Miami is leading the nation in annual home price appreciation, as reported by CoreLogic’s monthly Home Price Insights. In May, home prices in Miami saw an 11.8% annual increase.
These findings shed light on the current state of the Miami real estate market and provide valuable insights for buyers, sellers, and industry professionals.
The surge in South Florida’s wealth migration has caused local prices to escalate. According to Miami Realtors’ analysis of migration data released by the Internal Revenue Service, in-migration contributed an impressive $16 billion to South Florida household income in 2021.
In 2021, new households relocating to Miami-Dade had an average adjusted gross income of $229,300, while Broward County welcomed new households with an average adjusted gross income of $102,600. Palm Beach County witnessed new households with an average adjusted gross income of $242,200.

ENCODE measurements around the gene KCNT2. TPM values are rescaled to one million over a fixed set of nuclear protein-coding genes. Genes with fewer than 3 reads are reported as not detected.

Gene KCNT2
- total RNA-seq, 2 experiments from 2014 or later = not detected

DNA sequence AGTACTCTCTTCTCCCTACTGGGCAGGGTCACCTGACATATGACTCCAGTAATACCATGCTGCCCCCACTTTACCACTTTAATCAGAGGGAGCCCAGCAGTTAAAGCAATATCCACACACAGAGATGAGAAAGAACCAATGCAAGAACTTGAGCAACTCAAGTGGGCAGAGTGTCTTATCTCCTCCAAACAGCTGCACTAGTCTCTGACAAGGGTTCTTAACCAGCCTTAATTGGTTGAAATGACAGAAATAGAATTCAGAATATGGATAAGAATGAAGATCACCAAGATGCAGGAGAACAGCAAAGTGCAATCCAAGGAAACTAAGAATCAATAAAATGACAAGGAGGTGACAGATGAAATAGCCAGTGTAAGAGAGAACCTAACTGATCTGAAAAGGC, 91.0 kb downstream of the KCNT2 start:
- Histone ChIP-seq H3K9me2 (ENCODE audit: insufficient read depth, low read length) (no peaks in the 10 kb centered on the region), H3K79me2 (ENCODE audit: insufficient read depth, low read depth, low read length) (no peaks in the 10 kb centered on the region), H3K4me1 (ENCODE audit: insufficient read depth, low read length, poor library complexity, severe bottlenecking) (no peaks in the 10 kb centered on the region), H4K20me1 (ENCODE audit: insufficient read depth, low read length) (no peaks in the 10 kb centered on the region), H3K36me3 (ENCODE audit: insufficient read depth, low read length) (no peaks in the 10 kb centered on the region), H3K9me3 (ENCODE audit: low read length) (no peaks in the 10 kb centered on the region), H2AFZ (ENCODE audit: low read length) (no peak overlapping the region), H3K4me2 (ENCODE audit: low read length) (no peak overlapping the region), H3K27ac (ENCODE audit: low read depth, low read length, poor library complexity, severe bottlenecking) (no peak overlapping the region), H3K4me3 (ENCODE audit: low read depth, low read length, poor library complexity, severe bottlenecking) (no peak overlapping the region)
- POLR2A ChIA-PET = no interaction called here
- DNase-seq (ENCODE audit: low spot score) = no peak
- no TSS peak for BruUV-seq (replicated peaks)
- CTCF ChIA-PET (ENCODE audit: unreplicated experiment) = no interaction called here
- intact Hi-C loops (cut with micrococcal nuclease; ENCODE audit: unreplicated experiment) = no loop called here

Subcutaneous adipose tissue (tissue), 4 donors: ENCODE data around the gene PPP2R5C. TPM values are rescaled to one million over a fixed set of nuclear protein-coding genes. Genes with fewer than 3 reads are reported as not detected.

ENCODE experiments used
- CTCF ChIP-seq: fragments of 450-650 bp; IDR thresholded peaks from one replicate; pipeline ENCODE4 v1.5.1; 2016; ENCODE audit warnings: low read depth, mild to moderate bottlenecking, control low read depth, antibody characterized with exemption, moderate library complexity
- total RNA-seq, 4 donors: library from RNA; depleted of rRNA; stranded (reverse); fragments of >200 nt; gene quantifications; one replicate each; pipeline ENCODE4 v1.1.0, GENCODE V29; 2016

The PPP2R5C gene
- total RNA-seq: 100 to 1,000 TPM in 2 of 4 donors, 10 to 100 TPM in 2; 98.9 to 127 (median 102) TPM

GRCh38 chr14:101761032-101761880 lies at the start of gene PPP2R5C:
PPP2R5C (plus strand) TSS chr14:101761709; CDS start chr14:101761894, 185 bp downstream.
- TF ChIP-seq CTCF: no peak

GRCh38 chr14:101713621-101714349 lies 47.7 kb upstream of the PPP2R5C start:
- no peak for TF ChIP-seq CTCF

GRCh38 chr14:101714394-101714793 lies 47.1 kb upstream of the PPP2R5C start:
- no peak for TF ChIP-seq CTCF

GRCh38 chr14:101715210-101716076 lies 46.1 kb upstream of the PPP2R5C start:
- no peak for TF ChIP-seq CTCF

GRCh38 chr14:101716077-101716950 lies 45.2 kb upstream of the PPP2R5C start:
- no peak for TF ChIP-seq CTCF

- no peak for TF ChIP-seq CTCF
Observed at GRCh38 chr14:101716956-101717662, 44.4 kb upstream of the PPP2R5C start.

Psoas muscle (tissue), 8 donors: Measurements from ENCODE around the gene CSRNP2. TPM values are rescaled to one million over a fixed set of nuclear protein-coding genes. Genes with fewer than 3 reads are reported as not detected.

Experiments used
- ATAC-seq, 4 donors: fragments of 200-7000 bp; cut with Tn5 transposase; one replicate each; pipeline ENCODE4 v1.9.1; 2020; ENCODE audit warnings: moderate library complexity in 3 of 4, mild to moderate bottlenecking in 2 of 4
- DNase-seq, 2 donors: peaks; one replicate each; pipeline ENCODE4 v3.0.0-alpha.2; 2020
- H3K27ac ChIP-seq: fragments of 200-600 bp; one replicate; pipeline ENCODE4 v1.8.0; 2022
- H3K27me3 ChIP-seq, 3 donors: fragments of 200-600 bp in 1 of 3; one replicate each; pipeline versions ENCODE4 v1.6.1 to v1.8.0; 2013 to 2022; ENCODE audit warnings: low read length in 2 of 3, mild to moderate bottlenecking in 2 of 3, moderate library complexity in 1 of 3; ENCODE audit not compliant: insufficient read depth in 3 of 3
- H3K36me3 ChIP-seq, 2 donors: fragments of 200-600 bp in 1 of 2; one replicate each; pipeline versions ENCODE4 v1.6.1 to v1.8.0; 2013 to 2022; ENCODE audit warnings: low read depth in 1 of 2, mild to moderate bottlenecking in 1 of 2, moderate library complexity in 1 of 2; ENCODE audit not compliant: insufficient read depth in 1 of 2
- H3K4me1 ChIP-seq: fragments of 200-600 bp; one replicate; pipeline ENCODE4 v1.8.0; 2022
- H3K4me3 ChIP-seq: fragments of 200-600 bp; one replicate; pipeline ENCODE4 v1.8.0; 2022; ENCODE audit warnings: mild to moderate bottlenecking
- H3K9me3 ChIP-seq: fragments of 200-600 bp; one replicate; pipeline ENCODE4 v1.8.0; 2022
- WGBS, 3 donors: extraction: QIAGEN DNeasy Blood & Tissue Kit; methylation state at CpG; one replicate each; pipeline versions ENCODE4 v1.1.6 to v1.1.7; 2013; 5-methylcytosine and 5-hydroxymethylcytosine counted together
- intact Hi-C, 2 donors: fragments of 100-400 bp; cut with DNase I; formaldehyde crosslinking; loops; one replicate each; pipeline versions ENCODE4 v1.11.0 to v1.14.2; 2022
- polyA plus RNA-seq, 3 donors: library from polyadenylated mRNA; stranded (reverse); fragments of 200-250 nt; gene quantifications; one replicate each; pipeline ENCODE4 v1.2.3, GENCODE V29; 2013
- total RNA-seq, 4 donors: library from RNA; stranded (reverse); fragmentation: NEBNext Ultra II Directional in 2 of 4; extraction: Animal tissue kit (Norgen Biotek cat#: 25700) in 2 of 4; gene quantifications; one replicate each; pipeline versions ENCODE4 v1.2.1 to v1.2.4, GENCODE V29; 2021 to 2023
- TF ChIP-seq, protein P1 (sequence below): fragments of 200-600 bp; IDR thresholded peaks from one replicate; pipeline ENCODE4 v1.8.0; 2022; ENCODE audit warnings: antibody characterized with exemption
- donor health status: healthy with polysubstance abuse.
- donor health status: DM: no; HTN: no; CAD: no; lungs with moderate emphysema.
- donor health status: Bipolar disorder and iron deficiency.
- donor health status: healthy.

Miami-Dade experienced a 15% increase in the number of people relocating, with 45,430 new residents in 2021 compared to 39,562 in 2020 and 37,630 in 2019. The top counties from which households moved into Miami-Dade included Kings County, New York; Cook County, Illinois; Queens County, New York; and Harris County, Texas.
Home prices are driven by the dynamics of supply and demand. Limited supply coupled with high demand leads to higher prices. Currently, the inventory of single-family homes (3.3 months) and condos (5 months) in Miami is relatively low. Furthermore, rising rental prices provide additional support to home prices.
Although inventory is increasing, Miami-Dade’s inventory remains near historic lows. The average monthly inventory for Miami-Dade is 20,302, while the current inventory stands at 9,027. This represents a significant 57.9% decrease from pre-pandemic levels in June 2019 (22,163 to 9,331).
At the end of June, the total number of active listings decreased by 2.3% compared to the previous year, from 9,239 to 9,027.